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How I fought to restore my voting rights — and why we should more quickly restore others’

Jason Marque Sole

I paid my debt to society over the years spent in prison. On probation, walking out the doors for the final time meant society and I were even. Or so I thought. New doors to housing discrimination and job discrimination opened in their place. Then I would learn that I couldn’t vote either.

When you’re released on probation, the clock starts as soon as the gate opens. Tick. Tock. You have 60 days to land a job and housing or return to a cell.

As the 2008 election started heating up and a black man who organized on the southside of my hometown of Chicago began to rise, the thought of not voting on Election Day began to eat at me. Watching the debates. Seeing the early poll numbers. Talking to my family on the phone about the possibility that a black man might actually become president.

I wasn’t one of the almost 70 million people who voted for Barack Obama. Or one of the 65 million who voted to keep him there four years later. I watched countless mayors and elected officials begin and end terms. All while I remained a spectator to our most democratic of processes. How could this be?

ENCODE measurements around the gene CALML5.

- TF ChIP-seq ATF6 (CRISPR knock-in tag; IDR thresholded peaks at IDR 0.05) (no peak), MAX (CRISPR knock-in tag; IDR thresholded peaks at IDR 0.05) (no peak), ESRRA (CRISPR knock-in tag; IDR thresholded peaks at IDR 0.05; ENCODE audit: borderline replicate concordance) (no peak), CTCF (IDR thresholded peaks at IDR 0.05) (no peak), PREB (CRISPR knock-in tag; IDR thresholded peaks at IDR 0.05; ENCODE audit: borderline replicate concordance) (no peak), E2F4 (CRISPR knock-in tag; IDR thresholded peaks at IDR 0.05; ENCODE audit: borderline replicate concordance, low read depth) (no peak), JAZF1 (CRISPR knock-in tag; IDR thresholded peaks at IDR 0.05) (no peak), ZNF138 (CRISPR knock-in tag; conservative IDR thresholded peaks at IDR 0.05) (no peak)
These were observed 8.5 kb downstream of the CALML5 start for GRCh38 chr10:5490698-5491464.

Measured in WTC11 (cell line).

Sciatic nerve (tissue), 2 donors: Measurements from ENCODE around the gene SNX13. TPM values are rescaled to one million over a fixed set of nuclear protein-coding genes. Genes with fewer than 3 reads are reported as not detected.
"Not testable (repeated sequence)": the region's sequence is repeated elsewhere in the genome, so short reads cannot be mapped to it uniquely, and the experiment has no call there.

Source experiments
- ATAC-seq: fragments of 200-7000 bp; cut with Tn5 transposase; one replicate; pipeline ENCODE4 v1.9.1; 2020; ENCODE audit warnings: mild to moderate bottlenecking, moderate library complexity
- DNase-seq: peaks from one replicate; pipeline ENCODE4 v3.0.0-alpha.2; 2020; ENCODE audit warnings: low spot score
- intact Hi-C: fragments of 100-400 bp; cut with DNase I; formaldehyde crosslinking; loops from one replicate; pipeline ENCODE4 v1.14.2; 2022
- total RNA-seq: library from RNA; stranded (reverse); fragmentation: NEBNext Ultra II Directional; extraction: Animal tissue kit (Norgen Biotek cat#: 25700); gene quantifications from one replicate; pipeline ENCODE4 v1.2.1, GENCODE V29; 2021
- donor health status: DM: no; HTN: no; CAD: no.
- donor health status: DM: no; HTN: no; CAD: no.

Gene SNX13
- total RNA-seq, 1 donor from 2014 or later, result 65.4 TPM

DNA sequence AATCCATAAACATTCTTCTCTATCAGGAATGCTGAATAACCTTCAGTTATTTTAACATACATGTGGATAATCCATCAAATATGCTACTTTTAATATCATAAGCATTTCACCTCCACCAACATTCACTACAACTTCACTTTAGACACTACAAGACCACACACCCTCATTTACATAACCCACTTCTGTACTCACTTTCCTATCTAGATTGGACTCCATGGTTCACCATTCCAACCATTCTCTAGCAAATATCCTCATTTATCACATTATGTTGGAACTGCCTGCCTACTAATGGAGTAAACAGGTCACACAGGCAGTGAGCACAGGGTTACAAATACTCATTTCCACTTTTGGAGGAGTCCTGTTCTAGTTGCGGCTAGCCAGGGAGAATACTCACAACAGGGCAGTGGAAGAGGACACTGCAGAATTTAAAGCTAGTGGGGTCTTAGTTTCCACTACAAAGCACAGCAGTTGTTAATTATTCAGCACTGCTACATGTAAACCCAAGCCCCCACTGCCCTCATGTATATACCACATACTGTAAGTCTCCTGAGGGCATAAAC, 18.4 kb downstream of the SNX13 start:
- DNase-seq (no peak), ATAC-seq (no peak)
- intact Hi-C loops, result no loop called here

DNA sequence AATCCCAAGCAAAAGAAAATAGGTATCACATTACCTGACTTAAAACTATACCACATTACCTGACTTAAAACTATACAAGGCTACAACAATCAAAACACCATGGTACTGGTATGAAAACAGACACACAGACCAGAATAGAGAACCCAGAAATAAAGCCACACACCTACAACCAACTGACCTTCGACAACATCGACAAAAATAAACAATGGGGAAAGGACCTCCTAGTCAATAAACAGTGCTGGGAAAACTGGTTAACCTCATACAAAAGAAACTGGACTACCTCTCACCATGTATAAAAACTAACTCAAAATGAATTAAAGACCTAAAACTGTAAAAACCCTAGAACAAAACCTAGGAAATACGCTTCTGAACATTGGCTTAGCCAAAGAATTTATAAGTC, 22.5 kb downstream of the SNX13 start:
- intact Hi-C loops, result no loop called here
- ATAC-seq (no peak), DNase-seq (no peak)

Because I’ve done wrong. And served my time. But I forgot that a felony conviction means a life sentence as a second-class citizen. Why was I so naïve?

I made good on my “second chance.” I am a homeowner. A father. A professor. An activist, speaker, volunteer. But most important, I am a taxpayer. Isn’t that what society wants? What else should I do to pay my debt?

“No taxation without representation.” Since my voting rights are terminated until I finish my Draconian 20-year probationary sentence (which ends in July of 2026), does that mean I’m tax exempt? Where’s this notion of fairness that the government speaks so highly of?

As a disenfranchised citizen, election days are the worst. I watch the excitement of voters, hoping they don’t ask me anything. “Hey Jason, did you make it to the polls yet?” Do I lie? Or do I share that I’ve made a few poor choices and therefore I’m not able to participate in the political process?

“Daddy, where’s your sticker?” Do I lie to my daughters? They can’t imagine their daddy committing a crime. Do I tell them before they need to know and risk damaging their belief in me?

Candidly, it’s daunting to be prevented from full engagement with my community due to modernized Jim Crow laws. My debt should’ve been paid when I was shackled from wrist-to-waist-to-ankles in transport. My debt should’ve been paid when I slaved for $0.25 an hour for months on end. My debt should’ve been paid when I spent 23 hours in solitary confinement. But it wasn’t. I had to reclaim my second-class citizenship by watching “good people” vote while I experienced Solitary Confinement 2.0.

I grew weary of experiencing the injustices inflicted upon returnees and started sharing my story. I embraced the scarlet F(elon) on election days so others could learn about disenfranchisement. This wasn’t easy for me, and the criticism hurled my way was immense. You do the crime, you do the time! You should’ve thought about your rights when you were selling drugs!